Ayala wins Templeton Prize

The Templeton Prize was recently awarded to Dr. Francisco J. Ayala, a professor of evolutionary biology and philosophy at UC Irvine. Congratulations to him, I guess. I’ve been conflicted about the Templeton Prize for as long as I’ve known about it, and the coverage of Ayala’s work and stance makes me uneasy as well.

If you don’t know what the Templeton Foundation is all about, start reading here. Generally speaking, they fund research into “the big questions” (their term, basically encompassing science and philosophy and their intersection with religion). I think this paragraph from their funding overview page really says it all:

A number of topics–including creativity, freedom, gratitude, love, and purpose–can be found under more than one Core Funding Area. The Foundation welcomes proposals that bring together these overlapping elements, especially by combining the tools and approaches of different disciplines.

Uh… what does that even mean? Interdisciplinary research proposals I understand, but you’re pretty far outside the box when you start talking about overlapping research in the fields of both “love” and “gratitude.” I mean, miles away from the box. Maybe not in the same time zone as the box. I’m all for answering “the big questions,” but this does not sound like an effective way to go about it.

Ayala’s work as a scientist seems pretty solid. I’m not an expert in what he does, but I’ve heard his name before, probably through his public criticism of creation and intelligent design. Science aside, though, he said some things at the Templeton press conference that I really disagree with.

In a statement prepared for the news conference, Ayala forcefully denied that science contradicts religion. “If they are properly understood,” he said, “they cannot be in contradiction because science and religion concern different matters, and each is essential to human understanding.” Referring to Picasso’s Guernica, he noted that while science can assess the painting’s massive dimensions and pigments, only a spiritual view imparts the horror of the subject matter. Together, he explained, these two separate analyses reveal the totality of the masterpiece.

Quick first reaction: it’s insulting to be told that only a religious person can understand the horror and tragedy of war. Dr. Ayala, don’t be silly. What you’re talking about here is emotions, not religion. Nonreligious people are in fact capable of feeling emotions, so you haven’t actually proven that science and religion are both necessary to appreciate things in their totality. But, to reply to the point more generally….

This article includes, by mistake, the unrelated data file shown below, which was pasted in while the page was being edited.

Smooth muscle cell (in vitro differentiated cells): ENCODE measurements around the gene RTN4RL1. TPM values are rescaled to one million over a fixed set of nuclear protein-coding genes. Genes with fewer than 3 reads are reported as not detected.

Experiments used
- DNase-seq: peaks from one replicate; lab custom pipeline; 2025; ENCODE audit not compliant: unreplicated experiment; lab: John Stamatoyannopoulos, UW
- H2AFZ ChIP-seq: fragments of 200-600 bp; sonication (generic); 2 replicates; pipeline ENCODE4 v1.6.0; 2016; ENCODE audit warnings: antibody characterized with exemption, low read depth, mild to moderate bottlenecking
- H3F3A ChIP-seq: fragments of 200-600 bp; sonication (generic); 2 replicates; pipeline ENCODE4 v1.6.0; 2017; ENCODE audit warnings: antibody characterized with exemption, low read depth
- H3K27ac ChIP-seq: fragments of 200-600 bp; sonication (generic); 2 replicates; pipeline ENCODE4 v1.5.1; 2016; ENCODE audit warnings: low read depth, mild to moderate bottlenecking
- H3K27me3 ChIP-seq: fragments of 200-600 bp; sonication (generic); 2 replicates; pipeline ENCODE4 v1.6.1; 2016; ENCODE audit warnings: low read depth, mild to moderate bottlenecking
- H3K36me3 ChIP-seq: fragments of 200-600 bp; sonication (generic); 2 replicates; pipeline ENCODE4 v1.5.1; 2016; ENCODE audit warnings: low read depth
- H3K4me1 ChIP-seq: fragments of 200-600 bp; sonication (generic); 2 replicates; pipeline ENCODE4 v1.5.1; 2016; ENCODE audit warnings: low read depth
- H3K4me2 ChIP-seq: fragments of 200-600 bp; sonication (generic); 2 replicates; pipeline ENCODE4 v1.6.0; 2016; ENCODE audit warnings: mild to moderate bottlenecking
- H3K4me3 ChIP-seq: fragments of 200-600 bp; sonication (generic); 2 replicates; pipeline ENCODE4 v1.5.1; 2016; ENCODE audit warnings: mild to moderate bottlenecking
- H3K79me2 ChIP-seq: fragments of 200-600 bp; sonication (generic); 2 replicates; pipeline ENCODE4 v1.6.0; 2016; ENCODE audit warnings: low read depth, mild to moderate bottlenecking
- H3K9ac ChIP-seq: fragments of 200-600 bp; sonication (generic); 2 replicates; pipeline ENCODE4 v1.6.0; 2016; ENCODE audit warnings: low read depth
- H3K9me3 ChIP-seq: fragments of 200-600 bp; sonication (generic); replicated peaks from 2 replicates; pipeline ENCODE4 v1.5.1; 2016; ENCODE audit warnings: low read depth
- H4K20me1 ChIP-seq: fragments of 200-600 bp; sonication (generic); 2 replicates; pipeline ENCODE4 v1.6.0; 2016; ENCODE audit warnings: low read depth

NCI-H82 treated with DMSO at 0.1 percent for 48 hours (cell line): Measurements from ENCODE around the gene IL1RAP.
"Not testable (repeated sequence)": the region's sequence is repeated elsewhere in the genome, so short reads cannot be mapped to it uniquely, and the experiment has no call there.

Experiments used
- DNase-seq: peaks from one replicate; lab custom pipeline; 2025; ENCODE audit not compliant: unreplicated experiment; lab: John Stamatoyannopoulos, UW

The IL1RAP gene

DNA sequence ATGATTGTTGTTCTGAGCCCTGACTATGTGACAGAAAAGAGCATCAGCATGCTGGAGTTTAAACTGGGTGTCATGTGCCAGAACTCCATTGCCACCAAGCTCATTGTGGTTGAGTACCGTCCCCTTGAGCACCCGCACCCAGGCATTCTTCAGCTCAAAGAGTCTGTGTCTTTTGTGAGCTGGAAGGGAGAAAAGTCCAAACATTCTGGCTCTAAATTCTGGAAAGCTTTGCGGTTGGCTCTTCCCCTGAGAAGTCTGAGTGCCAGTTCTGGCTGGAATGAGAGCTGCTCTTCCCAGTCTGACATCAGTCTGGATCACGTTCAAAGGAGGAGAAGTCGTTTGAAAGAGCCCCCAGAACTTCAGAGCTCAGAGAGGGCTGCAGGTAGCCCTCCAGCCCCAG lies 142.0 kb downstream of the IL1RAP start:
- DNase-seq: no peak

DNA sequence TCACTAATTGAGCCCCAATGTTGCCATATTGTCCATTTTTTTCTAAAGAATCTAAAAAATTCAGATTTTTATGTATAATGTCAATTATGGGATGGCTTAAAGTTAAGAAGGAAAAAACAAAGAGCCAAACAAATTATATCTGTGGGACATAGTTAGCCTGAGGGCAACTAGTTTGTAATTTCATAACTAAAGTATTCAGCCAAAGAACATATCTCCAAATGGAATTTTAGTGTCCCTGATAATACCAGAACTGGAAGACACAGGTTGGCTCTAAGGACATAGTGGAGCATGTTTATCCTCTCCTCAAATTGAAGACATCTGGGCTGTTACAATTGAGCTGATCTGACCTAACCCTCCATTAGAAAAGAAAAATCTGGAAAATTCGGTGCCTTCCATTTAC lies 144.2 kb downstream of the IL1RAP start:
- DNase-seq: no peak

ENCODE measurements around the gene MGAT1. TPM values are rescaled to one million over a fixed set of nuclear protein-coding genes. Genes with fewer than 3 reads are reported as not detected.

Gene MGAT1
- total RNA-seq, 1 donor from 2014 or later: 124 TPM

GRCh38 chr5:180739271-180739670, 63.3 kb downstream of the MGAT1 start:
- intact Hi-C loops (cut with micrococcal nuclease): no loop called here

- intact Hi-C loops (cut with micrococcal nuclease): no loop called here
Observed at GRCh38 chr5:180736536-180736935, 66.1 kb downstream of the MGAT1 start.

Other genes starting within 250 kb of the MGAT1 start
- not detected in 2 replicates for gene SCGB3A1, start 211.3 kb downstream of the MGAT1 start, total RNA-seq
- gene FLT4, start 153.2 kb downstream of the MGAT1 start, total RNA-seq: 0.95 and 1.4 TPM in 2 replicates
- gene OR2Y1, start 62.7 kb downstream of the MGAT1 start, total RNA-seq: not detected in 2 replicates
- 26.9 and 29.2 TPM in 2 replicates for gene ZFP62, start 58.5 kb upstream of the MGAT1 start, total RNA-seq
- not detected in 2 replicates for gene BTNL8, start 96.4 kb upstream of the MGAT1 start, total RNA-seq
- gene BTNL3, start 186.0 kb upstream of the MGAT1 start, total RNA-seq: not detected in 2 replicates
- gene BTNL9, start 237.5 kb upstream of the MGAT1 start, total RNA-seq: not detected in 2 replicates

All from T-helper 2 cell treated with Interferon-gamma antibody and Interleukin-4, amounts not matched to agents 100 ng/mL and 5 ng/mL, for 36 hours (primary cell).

Over and over again I hear about how science and religion can be reconciled because they answer separate types of questions, and they don’t have to contradict each other. It’s a nice, happy, hippy-dippy sort of picture. Science and religion certainly don’t have to contradict each other. In fact, it’s pretty rare that religions contradict the scientific consensus at the time of their founding. It’s just that there are these pesky little factual claims about the unknown that religions keep making, and eventually, science figures out the answers to a few of them. The planet turns out to be more than six thousand years old. We understand the mechanism by which rainbows are formed. And so on — those are just a couple examples.

I was really startled by Ayala’s caveat, “If they are properly understood….” There’s a pretty common definition of science, I suppose, but a lot of very different ideas about what it means to do religion right. Who decides what it means to “properly understand” religion? It sounds like Ayala was saying that if you pick the right religion, it won’t contradict science. It seems to me that there are only two ways to achieve that. One is to find a religion that makes basically no claims whatsoever about the material world and what has happened, is happening, or will happen to anything in it. We won’t find any evidence to contradict that religion, because it doesn’t make any assertions about things that have associated evidence. The other option is to be a scientist, and to call that your religion, disregarding the common understanding of the term. That will also never contradict with science. So, is Ayala arguing that a vague, noncommittal deism is the one true religion? Or that science is the only acceptable way of being religious?

(I know, I know, he’s a former Dominican priest and is probably not arguing for either one of those options. I just can’t imagine how an intelligent person could, with a straight face, argue that there is no contradiction between science and any specific organized religion.)

One final thought: even if science and a particular religion don’t happen to be at odds with each other, it is still definitely true that scientific thinking is at odds with religious thinking. One relies on observation, evidence, hypothesis-testing, and logical reasoning. The other relies on faith — that is, the passive acceptance of implausible ideas that lack any indication of their truth. These two approaches to reality are hardly reconcilable. It might make everyone feel warm and fuzzy inside to pretend that they are, but in fact, they are mutually exclusive.